Xanthopulus, Nicephorus Callistus
XANTHOPULUS, NICEPHORUS CALLISTUS
Byzantine priest, ecclesiastical writer; b. Constantinople, shortly before 1260; d. Constantinople, c. 1335. Enrolled among the clergy of Santa Sophia as a child, he was later affiliated to the college of priests of this basilica and taught grammar and rhetoric, undoubtedly in the patriarchal school. His life thus combined the functions of active cleric and teacher. Despite some of the sources, it does not seem likely that he became a monk, although in his last hours he may have done so, taking the name of Nilus. Xanthopulus's many writings grew out of the practical demands of his ministry and his teaching. Hence, his works include a number of liturgical writings: synaxaries for the chief feasts in the Triodion (i.e., the ten weeks before Easter) and for the feasts of the saints throughout the year; an explanation of the Mass of the Presanctified; a complete Office of Our Lady the Source of Life; commentaries on hymns; ten Marian poems; pious epigrams; and prose prayers. This group of works is of more than practical significance, for it outlines the writer's thinking on certain points of doctrine (Trinitarian theology, eschatology, Mariology) and delineates many liturgical practices current in his day. His works of exegesis, rhetoric, and history are the result of his career as a professor. The outstanding work in this group is his Ecclesiastical History in 18 books covering the beginnings of Christianity to the death of the Emperor Phocas (618). The summary announced five further books to cover the period through the reign of Leo VI (912). Krumbacher claims that this work was a simple plagiarism from another History written in the 9th century; but even in this case it is still useful as an account of the first centuries of Christianity, of the history of the Christological controversies, and of the development of the heresies, because it cites frequently and sometimes at length from annals since lost (e.g., that of theodore lector, a 6th–century writer). Xanthopulus's thoroughness as a historian led him to compile—as part of his documentation—catalogues of the Fathers of the church, the emperors, patriarchs, melodists, and saints and synthesized explanations of events within specific periods. His secular writings were confined to some exercises in rhetoric and a eulogy on wine.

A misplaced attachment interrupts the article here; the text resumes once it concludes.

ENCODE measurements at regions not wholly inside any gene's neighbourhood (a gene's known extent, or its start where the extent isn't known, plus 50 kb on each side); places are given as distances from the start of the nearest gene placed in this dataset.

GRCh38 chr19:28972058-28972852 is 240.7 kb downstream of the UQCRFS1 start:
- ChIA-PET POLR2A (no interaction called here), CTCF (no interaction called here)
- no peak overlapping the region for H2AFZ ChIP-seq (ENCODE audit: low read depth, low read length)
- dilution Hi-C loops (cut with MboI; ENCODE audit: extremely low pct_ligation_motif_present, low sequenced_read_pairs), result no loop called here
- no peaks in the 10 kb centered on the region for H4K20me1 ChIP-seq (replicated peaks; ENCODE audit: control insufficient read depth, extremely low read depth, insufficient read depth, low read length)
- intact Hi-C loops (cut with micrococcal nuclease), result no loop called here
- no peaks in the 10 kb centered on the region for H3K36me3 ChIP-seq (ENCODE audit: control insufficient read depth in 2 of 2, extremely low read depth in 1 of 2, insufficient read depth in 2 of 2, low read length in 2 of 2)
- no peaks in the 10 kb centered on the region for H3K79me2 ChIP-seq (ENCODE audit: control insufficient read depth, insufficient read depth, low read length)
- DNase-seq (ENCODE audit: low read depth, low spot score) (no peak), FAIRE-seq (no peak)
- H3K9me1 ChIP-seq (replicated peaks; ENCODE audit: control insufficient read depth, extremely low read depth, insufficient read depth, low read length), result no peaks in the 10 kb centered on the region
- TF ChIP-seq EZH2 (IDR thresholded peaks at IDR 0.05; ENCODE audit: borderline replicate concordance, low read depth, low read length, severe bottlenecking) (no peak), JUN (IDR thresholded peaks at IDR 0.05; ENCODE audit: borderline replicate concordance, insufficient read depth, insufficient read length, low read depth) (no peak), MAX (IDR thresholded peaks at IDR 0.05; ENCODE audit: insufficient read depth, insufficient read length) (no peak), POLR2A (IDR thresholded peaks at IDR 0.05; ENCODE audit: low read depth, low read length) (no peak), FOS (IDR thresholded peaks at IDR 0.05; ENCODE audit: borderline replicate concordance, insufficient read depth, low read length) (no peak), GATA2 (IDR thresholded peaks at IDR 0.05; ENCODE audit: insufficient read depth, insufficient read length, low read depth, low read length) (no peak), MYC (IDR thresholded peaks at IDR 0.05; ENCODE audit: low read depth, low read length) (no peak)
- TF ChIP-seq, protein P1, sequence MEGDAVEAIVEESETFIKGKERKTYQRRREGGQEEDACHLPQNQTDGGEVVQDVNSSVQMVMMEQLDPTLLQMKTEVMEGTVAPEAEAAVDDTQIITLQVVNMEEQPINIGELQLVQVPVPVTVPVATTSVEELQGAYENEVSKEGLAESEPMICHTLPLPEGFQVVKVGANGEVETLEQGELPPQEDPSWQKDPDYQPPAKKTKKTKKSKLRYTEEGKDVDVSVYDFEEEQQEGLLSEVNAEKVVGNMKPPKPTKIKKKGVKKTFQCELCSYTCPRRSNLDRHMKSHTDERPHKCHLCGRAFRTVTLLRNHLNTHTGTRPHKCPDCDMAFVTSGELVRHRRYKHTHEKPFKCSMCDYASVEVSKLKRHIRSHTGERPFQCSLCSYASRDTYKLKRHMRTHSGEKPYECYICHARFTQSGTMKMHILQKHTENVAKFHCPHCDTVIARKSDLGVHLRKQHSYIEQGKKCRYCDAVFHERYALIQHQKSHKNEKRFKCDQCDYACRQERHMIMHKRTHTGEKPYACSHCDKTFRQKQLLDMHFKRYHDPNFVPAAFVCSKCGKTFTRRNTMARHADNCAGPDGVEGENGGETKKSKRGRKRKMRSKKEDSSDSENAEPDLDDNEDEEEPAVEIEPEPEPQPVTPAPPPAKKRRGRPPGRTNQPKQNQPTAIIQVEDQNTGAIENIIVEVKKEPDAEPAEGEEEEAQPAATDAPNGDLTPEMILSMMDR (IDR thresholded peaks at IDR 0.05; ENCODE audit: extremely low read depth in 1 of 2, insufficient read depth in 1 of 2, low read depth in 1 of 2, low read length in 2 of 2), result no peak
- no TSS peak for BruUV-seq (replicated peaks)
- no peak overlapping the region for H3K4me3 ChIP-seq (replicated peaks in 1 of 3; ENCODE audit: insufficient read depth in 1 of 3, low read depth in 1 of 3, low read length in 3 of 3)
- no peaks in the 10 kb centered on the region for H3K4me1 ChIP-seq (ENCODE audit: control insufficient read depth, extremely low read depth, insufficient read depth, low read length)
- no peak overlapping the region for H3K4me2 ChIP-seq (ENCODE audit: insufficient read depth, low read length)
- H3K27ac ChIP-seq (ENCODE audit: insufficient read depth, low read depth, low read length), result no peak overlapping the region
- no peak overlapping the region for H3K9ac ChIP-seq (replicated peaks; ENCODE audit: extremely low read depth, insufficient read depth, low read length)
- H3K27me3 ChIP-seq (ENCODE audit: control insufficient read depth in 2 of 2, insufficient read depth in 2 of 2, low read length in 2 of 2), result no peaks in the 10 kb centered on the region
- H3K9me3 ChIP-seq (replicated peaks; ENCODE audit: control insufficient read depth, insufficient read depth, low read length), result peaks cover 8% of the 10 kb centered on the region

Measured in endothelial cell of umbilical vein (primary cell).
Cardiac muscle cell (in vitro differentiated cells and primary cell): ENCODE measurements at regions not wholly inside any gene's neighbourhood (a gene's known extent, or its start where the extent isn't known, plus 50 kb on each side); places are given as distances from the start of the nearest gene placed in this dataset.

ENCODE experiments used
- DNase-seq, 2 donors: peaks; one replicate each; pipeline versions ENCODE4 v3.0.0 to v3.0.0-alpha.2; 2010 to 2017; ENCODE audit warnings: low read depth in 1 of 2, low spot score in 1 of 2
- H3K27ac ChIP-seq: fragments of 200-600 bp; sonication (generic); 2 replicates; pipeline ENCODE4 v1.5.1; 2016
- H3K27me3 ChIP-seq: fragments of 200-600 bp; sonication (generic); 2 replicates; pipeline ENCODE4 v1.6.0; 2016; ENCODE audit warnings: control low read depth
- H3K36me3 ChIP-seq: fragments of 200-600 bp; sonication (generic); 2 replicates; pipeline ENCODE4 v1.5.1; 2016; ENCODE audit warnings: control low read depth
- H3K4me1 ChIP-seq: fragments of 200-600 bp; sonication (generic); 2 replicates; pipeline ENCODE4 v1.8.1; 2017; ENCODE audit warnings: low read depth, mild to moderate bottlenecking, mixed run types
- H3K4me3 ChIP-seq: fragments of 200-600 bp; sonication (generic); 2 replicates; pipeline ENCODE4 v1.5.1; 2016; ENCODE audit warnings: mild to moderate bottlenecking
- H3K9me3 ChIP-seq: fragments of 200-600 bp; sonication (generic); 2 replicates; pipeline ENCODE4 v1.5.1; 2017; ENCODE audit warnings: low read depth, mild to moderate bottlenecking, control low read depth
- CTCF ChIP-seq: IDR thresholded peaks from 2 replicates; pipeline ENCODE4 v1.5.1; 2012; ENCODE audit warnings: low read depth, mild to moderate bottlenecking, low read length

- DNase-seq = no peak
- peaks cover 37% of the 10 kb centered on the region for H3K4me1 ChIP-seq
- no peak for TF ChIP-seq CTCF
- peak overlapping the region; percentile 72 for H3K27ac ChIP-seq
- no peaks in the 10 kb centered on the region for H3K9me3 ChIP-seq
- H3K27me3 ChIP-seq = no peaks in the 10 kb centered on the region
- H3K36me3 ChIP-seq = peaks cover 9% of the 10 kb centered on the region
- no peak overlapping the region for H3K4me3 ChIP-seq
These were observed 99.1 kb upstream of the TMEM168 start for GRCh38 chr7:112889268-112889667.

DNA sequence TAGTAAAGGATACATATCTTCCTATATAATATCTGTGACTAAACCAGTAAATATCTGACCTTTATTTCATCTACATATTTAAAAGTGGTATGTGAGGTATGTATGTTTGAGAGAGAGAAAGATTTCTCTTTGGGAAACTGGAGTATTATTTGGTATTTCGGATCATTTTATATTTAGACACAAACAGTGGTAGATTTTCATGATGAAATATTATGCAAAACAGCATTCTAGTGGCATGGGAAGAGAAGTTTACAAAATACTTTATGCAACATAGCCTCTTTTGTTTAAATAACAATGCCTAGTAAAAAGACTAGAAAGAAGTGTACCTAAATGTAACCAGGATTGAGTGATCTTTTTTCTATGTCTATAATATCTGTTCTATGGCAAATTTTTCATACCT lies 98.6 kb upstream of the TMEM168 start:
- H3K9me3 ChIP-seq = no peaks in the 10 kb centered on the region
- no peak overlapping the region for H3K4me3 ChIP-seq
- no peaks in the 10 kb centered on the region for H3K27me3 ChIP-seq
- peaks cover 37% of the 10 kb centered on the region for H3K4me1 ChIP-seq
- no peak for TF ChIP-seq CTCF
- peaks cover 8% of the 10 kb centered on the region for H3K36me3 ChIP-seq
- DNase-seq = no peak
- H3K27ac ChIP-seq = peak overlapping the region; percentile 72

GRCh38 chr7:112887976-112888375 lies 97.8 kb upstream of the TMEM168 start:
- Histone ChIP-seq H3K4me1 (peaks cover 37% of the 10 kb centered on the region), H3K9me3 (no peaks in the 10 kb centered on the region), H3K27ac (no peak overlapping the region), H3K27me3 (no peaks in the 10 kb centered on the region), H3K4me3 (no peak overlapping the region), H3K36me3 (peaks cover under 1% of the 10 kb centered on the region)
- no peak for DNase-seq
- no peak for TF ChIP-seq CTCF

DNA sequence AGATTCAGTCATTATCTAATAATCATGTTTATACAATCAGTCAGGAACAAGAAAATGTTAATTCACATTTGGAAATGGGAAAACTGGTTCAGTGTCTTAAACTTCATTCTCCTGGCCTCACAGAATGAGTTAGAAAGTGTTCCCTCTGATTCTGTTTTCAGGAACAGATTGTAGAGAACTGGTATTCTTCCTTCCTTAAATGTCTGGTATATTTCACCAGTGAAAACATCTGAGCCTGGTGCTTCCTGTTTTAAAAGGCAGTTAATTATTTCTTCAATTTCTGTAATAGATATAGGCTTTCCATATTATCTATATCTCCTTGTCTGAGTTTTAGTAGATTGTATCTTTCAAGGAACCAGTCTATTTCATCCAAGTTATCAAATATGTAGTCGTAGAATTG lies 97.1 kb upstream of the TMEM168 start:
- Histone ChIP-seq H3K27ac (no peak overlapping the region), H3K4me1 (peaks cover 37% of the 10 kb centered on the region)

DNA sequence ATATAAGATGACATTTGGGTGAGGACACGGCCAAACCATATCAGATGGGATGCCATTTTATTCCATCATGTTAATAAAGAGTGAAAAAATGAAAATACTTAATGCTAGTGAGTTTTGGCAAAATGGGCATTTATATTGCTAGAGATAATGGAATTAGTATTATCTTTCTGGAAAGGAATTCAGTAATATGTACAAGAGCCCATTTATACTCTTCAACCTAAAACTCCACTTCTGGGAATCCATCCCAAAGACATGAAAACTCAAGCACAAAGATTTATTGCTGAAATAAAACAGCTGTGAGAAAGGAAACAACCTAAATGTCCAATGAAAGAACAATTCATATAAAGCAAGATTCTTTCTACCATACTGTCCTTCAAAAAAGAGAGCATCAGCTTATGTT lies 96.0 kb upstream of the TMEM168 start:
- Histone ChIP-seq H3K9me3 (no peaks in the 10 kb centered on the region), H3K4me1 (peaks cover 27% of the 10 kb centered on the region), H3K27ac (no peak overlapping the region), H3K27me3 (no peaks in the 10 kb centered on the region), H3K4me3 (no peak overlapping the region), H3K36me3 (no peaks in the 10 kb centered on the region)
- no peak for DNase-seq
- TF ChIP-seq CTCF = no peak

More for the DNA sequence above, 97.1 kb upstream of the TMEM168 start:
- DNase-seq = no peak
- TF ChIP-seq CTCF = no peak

Bibliography: Sources. Patrologia Graeca, ed. j. p. migne, 161 v. (Paris 1857–66) 145–147. For complete list of works including those not collected in Patrologia Graeca, see m. jugie, Dictionnaire de théologie catholique, ed. a. vacant et al., 15 v. (Paris 1903–50; Tables générales 1951–) 11.1: 446–452, noting that the life of St. Andrew the Fool is not the work of Xanthopulus. Literature. n. gregoras, Correspondance de Nicéphore Grégoras, ed. and tr. r. guilland (Paris 1927) 382–385. i. sykoutris, Περὶ τὸ σχίσμα τ[symbol omitted]ν ᾈρσενιατ[symbol omitted]ν 4 v. (Athens 1929–32) 3:29–33. v. laurent, Lexikon für Theologie und Kirche, ed. j. hofer and k. rahner, 10 v. (2d, new ed. Freiburg 1957–65) 10:1007. h. g. beck, Kirche und theologische Literatur im byzantinischen Reich (Munich 1959) 705–707. m. e. colonna, Storici profani, v.1 of Gli storici bizantini dal sec. IV al sec. XV (Naples 1956–) 137–138, for manuscripts of the History. g. moravcsik, Die byzantinischen Quellen der Geschichte der Türkvölker, v.1 of Byzantinoturcica, 2v. (2d ed. Berlin 1958) 459–60, for the History.
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